After “Goodfellas” came out in 1990, Ray Liotta got a call out of the blue: It was the man he portrayed in the film, mobster-turned-informant Henry Hill.
Hill told the actor he would “love to sit down and talk with ya,” and the two agreed to meet at Jerry’s Deli in the Valley at the bowling alley, Liotta told The Post in 2020.
“And the first thing he said was, ‘Thanks for not making me look like a scumbag!’ And I said, ‘Serious? Did you see the movie? You cheated on your wife, you were dealing drugs when your crew told you not to.’ I wondered what made him think that he wasn’t.
“It was an interesting perspective that people have of themselves.”
The actor, who died Thursday at the age of 67, explained how he prepared for his most famous role. First, he read the non-fiction book the film was based on, 1985’s “Wiseguy,” by Nicholas Pileggi, which focuses on Hill. Pileggi also co-wrote the movie’s screenplay with director Martin Scorsese.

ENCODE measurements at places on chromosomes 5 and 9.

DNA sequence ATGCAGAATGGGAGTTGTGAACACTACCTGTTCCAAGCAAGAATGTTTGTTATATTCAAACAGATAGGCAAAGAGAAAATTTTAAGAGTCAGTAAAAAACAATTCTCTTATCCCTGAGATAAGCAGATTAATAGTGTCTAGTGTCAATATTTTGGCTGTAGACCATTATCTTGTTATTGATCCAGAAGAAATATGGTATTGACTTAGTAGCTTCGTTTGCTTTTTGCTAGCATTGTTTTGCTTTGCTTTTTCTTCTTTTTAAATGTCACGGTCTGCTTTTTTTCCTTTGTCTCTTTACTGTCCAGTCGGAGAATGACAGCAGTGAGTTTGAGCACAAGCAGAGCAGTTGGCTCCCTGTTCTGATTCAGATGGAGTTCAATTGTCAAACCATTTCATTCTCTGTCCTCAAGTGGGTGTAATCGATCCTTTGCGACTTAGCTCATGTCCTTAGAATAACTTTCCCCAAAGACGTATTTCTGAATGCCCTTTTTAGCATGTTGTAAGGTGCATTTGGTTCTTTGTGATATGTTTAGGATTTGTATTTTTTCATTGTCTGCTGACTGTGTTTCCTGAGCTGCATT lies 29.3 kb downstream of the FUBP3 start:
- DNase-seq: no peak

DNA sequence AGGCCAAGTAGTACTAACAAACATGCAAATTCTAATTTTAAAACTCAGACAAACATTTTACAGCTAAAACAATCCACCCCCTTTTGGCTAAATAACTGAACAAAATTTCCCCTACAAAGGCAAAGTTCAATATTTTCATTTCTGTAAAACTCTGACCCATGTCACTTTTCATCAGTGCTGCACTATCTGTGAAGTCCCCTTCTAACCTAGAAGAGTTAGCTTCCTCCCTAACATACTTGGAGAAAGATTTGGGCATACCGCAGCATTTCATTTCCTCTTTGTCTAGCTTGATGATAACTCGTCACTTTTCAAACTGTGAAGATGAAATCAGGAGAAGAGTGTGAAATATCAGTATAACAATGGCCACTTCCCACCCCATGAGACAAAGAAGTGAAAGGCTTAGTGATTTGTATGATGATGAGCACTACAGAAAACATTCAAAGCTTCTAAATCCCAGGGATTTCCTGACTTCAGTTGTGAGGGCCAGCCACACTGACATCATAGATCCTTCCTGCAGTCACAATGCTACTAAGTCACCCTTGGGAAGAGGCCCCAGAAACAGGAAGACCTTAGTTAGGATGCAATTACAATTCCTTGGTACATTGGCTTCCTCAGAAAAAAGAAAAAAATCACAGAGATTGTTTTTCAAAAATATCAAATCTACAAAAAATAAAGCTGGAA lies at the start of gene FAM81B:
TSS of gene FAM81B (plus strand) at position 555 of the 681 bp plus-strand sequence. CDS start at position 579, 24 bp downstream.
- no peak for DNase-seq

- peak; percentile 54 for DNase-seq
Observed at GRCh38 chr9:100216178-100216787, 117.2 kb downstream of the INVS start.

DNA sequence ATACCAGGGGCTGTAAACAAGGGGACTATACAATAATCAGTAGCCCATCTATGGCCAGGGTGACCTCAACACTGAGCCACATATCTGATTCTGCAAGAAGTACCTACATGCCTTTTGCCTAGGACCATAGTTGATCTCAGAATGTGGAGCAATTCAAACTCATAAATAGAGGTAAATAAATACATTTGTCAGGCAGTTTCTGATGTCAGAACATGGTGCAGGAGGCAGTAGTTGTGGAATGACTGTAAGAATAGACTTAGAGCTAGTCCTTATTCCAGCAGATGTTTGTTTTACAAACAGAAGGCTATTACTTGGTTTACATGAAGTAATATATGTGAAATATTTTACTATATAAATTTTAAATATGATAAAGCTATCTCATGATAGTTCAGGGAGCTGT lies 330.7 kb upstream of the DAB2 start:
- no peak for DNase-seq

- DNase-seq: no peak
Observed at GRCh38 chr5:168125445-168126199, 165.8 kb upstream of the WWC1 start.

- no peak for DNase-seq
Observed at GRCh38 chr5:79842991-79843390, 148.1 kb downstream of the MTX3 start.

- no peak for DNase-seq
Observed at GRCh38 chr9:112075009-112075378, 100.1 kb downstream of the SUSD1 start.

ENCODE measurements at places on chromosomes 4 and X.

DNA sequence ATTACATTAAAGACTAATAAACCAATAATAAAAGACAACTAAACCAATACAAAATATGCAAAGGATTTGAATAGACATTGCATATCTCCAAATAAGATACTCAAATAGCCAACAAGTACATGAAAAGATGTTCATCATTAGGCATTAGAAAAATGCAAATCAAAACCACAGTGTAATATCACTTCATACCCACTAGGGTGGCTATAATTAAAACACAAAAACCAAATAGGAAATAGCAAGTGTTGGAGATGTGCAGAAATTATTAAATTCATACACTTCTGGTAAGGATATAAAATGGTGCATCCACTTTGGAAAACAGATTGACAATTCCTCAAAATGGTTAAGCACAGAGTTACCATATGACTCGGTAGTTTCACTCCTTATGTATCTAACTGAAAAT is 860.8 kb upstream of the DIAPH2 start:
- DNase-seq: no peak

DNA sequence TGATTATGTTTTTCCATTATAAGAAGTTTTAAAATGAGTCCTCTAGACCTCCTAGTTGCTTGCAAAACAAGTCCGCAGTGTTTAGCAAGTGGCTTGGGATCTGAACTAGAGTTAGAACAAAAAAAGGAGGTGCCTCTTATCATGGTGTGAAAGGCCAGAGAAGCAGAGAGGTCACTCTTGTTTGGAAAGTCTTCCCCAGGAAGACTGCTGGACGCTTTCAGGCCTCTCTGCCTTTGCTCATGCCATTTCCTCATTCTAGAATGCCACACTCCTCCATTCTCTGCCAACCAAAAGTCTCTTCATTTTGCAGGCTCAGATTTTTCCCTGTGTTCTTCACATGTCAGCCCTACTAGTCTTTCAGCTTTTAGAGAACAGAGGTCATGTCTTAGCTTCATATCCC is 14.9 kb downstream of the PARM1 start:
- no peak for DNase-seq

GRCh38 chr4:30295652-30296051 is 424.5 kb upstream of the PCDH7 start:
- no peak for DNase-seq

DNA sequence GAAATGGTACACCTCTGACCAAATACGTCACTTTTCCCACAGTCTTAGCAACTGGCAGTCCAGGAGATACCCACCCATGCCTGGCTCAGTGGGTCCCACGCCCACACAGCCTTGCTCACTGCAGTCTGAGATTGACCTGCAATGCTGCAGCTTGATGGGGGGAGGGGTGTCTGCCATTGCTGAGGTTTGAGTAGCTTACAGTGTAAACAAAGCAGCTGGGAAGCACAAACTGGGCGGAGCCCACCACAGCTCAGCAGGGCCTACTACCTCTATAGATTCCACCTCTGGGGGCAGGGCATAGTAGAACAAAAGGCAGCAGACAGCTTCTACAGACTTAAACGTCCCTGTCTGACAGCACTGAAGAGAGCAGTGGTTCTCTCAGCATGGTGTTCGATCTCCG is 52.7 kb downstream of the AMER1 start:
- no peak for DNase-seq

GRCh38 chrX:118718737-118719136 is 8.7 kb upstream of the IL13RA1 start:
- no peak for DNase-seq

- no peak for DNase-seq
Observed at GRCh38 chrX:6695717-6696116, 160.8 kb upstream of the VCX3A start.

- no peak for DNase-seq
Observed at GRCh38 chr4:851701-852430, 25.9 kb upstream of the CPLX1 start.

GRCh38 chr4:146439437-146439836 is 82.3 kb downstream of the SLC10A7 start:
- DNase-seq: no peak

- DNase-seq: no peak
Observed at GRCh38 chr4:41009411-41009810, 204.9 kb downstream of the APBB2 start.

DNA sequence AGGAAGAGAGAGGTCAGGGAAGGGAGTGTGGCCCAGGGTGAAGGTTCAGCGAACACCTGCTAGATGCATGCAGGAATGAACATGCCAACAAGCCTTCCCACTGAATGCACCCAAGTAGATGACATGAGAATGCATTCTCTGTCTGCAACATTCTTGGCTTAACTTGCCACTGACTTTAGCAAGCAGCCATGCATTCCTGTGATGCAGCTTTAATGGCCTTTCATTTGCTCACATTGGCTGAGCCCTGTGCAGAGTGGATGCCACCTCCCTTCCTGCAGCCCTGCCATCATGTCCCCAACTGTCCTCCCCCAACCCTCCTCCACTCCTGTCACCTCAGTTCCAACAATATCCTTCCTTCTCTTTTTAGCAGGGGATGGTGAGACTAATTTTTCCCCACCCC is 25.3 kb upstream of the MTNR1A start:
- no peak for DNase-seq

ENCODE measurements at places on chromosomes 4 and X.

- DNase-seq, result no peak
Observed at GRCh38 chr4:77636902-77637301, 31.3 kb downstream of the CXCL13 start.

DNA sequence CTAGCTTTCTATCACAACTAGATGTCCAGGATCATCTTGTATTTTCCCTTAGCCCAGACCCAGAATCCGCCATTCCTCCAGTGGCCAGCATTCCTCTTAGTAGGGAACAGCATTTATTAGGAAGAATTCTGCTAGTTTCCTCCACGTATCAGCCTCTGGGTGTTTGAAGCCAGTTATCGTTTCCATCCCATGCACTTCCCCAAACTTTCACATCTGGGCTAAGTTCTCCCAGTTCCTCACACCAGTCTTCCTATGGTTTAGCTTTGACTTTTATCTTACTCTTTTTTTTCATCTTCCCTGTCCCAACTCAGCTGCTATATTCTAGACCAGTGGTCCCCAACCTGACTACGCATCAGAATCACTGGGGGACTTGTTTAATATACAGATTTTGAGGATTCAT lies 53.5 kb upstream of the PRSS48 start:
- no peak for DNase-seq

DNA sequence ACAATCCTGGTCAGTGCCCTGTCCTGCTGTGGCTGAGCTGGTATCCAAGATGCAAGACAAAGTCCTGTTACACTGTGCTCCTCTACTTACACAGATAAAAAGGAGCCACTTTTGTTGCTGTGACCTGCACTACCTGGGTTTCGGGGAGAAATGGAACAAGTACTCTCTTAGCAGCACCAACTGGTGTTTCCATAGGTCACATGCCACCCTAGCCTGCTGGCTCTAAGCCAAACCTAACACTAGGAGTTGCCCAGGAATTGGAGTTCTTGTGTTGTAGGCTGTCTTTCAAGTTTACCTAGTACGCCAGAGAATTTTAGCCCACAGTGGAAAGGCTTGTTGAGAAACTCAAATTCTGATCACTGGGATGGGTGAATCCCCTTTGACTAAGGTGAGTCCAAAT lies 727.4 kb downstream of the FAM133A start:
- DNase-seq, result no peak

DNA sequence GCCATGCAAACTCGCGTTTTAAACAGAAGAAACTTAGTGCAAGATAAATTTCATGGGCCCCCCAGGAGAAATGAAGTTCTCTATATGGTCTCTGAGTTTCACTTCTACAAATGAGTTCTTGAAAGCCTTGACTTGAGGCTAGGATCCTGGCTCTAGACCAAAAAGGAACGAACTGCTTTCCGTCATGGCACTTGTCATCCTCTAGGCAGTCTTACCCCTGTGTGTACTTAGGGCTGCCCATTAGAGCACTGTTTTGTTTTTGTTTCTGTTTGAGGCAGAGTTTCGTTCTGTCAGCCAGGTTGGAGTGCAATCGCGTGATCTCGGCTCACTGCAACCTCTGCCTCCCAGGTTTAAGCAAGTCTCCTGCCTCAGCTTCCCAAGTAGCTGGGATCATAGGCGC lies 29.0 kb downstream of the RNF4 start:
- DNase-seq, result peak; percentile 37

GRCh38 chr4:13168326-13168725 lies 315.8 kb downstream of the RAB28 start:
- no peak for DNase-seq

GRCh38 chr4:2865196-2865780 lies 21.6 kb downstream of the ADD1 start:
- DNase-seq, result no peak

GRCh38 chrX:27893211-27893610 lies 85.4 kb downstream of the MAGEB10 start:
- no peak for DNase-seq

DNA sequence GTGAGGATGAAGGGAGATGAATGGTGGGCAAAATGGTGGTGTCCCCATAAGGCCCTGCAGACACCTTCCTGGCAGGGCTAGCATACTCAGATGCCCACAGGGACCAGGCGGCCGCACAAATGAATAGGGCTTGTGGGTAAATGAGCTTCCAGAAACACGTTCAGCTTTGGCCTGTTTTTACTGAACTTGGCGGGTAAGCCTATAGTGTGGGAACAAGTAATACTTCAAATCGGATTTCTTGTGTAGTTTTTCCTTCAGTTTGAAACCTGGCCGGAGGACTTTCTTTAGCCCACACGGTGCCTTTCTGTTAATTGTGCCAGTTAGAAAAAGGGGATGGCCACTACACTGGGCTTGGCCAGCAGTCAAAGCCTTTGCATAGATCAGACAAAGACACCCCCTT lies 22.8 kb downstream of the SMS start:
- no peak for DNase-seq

Read more New York Post coverage of Ray Liotta’s death
“When I got the role Marty took myself and Lorraine and Nick Pileggi, the writer, and the casting agent to Rao’s in Harlem. And we sat and talked. I talked a lot with Nick Pileggi, and he gave me the tapes that he used for interviewing Henry for the book ‘Wiseguy,’” Liotta recalled.
“I would take my mother’s car and listen to the cassette. I’d just listen to it over and over and over again.”
Liotta told The Post that Scorsese didn’t want him to meet with Hill beforehand.
“I didn’t care one way or the other. I think he was afraid [that] maybe he’ll change the story or manipulate things. We just took what was in the book that Nick Pileggi wrote, and then Marty and Nick worked on the script. I know Bob was talking to him, but I didn’t talk to him at all, and I didn’t feel the need to because of listening to the tapes that Nick gave me of Henry being interviewed for the book,” the actor said, referring to Robert De Niro.
Liotta told The Post that he would bump into Hill with his brother every now and then in Venice, California.
Hill, who died in June 2012, became an FBI informant and testified against his cohorts.
“There was nothing in his story that paralleled or intersected with my life,” Liotta said about playing Hill. “I couldn’t relate to anything.”